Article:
Why do we trade with strangers?

by Roger Koppl

Bill Butos edited the latest volume of Advances in Austrian Economics, which is devoted to “The Social Science of Hayek’s The Sensory Order.”  It is a terrific volume demonstrating that Hayek’s classic 1952 book in psychology matters for the social sciences, including economics.

Contributors include G. R. Steele, Leslie Marsh, Lorenzo Infantino, Francesco Di Iorio, and Peter Earl.  Bill’s introduction rewards careful reading.

My imagination was captured by Jean-Paul Carvalho and Mark Koyama’s paper “Instincts and institutions: the rise of the market.”  Carvalho and Koyama identify and close an important gap in our understanding of the evolution of trade. Thanks to Greif, Milgrom, North, and others, we have a pretty good idea how medieval institutions promoted trade and enabled the emergence of capitalism. Thanks to Cosmides, Fehr, Bowles and others we have a pretty good idea how our evolved psychology supports the institutional fabric of modern capitalist economies.  What we have not understood, however, is how our evolved psychology could be consistent with the emergence of the medieval institutions that promoted trade early on. Continue reading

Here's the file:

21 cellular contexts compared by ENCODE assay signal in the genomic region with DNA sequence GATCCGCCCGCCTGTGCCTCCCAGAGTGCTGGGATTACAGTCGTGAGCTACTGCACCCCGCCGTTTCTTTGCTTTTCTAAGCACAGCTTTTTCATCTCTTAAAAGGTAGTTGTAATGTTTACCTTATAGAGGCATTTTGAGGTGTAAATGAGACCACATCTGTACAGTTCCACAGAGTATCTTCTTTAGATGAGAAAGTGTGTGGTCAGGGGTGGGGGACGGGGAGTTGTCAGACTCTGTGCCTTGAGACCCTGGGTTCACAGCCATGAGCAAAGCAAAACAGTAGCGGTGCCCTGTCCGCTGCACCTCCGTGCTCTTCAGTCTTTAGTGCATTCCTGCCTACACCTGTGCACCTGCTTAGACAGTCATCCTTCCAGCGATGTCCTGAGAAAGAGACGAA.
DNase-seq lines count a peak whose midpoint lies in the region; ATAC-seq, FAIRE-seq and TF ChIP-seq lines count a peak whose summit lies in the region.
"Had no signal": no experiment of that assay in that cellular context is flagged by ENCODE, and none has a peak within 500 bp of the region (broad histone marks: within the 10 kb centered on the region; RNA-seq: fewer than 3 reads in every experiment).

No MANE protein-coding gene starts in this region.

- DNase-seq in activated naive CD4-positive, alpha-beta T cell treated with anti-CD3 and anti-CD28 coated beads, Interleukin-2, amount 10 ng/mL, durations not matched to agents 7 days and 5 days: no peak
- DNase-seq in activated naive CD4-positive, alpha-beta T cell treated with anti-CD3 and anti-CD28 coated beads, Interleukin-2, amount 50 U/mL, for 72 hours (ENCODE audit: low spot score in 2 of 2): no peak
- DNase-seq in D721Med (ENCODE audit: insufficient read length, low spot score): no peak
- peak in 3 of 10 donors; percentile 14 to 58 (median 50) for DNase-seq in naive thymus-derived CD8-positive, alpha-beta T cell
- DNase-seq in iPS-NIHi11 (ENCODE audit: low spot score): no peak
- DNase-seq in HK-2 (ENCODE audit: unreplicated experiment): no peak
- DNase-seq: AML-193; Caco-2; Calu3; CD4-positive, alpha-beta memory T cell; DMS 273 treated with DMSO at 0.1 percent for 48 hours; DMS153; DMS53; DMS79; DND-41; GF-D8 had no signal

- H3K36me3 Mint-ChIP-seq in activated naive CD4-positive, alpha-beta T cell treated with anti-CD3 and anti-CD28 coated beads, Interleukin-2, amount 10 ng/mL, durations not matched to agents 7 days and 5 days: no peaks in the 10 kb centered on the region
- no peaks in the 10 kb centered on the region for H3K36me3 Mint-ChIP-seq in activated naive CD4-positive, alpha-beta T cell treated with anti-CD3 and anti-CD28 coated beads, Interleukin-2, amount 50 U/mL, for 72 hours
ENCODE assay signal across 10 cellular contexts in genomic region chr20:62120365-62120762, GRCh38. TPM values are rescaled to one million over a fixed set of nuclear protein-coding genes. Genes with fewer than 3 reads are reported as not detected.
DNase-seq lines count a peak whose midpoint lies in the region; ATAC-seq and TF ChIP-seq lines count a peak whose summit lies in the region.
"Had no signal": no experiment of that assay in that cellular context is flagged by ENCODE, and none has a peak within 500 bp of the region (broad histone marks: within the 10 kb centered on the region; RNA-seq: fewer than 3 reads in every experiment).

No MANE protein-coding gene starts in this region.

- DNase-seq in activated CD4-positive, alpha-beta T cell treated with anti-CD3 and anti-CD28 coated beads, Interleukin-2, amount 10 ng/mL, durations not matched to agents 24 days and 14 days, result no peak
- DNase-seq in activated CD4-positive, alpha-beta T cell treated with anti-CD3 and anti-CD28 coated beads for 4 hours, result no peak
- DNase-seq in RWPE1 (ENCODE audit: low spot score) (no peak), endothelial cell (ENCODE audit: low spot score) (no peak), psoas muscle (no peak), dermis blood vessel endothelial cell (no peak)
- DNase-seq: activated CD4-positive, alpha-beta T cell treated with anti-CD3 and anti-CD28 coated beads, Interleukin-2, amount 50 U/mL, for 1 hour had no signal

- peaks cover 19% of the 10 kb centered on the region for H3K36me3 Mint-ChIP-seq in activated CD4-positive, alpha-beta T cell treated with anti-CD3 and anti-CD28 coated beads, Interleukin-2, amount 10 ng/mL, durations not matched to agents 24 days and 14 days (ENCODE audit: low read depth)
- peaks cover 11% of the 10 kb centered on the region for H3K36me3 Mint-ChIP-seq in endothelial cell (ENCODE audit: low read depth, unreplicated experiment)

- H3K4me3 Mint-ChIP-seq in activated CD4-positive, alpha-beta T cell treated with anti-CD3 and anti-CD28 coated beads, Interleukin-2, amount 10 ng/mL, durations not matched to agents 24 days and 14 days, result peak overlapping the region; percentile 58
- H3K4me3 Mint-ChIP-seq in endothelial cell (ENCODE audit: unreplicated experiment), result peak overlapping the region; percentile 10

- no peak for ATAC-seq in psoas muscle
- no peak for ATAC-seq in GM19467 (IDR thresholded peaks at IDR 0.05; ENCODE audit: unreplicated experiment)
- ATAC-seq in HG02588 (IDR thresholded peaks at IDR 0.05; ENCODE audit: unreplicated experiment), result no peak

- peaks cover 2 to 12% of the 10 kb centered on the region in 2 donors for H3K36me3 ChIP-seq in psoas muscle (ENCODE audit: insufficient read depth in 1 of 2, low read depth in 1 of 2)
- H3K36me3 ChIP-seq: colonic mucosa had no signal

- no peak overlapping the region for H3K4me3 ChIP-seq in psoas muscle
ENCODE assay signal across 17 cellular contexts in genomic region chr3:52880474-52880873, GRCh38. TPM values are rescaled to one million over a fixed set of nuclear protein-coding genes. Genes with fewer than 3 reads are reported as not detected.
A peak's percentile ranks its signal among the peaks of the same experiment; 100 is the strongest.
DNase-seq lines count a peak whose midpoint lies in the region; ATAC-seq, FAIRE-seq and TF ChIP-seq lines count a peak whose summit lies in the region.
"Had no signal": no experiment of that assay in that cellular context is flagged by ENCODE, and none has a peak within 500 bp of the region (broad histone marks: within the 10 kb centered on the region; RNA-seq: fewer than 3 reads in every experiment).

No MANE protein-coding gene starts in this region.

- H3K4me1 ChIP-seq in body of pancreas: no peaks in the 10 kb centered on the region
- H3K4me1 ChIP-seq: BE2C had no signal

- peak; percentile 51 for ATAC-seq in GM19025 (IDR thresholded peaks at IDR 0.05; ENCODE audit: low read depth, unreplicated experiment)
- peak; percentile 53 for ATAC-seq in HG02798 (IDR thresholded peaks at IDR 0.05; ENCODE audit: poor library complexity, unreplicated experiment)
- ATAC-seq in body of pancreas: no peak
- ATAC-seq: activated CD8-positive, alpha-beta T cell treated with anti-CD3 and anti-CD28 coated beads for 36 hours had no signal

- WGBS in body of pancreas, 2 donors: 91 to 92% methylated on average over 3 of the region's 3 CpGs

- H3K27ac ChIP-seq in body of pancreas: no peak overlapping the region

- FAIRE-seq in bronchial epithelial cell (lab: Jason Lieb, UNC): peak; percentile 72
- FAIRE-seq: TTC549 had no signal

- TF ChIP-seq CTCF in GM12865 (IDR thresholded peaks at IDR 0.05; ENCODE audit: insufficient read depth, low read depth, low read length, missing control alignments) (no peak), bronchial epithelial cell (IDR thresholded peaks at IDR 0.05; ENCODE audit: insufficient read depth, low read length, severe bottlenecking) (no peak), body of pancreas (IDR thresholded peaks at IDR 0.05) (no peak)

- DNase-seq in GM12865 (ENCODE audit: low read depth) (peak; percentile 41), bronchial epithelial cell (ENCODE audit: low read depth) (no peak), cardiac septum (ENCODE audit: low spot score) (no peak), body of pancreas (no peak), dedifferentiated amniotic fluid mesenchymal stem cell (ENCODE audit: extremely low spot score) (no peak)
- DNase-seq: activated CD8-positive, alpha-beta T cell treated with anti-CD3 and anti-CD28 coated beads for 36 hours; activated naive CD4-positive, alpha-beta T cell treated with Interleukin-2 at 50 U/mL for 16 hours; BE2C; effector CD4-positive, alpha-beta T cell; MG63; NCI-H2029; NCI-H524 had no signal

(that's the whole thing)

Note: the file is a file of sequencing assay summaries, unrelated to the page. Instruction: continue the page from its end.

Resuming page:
Kirznerian Alertness and Neuroscience

by Roger Koppl

Jake Young of Pure Pedantry has a nice post using the neuroscience of preconscious processing to address the issue of Kirznerian alertness.  He was responding to Sandy’s post, “Stumbling on Profit Opportunities.”  Jake gives a negative reply to Sandy’s conjecture that preconscious processing, whereby we leap away from a snake before processing that it was a snake, might be an example of Kirznerian entrepreneurship.

I think it’s a mistake to look for “the” neuroscience correlate to entrepreneurial alertness.  The praxeological categories of “entrepreneurship,” “alertness,” and “discovery” were constructed for use in social science, not neuroscience.  It would be a surprise if there were precisely one process identified in neuroscience that covers all and only cases of entrepreneurial alertness in social science.  More likely, several processes that are considered distinct and unrelated in neuroscience would all be examples of entrepreneurial alertness and discovery.  And the neurological processes generally corresponding to entrepreneurial discovery might sometimes be activated when there is no entrepreneurial discovery.  Why should social science and neuroscience carve up the world in the same way? Continue reading